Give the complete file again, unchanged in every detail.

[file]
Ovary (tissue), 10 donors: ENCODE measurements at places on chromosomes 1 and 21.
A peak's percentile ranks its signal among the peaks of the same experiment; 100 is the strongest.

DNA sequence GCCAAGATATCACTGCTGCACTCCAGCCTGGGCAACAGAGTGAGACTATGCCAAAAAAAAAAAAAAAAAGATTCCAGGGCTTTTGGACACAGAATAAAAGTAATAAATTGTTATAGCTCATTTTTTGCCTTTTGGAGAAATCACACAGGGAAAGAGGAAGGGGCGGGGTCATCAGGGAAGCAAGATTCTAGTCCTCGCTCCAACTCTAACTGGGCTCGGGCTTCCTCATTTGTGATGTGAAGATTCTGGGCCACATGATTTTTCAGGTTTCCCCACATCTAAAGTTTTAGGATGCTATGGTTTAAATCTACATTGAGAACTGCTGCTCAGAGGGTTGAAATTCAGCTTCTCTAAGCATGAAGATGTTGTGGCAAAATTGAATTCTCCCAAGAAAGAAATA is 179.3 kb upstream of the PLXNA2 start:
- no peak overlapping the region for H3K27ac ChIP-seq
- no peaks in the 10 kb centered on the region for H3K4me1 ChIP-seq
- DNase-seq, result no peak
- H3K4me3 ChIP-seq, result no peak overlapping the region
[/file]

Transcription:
Ovary (tissue), 10 donors: ENCODE measurements at places on chromosomes 1 and 21.
A peak's percentile ranks its signal among the peaks of the same experiment; 100 is the strongest.

DNA sequence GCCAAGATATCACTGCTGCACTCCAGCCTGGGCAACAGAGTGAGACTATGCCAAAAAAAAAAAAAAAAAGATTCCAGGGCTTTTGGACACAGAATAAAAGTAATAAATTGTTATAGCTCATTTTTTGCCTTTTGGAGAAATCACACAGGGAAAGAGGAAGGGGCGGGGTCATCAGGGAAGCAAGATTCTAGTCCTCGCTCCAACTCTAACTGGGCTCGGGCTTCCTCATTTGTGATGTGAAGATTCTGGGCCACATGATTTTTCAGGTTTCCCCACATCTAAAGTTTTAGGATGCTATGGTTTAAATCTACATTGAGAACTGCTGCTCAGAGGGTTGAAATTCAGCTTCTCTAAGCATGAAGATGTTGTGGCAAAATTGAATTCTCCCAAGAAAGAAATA is 179.3 kb upstream of the PLXNA2 start:
- no peak overlapping the region for H3K27ac ChIP-seq
- no peaks in the 10 kb centered on the region for H3K4me1 ChIP-seq
- DNase-seq, result no peak
- H3K4me3 ChIP-seq, result no peak overlapping the region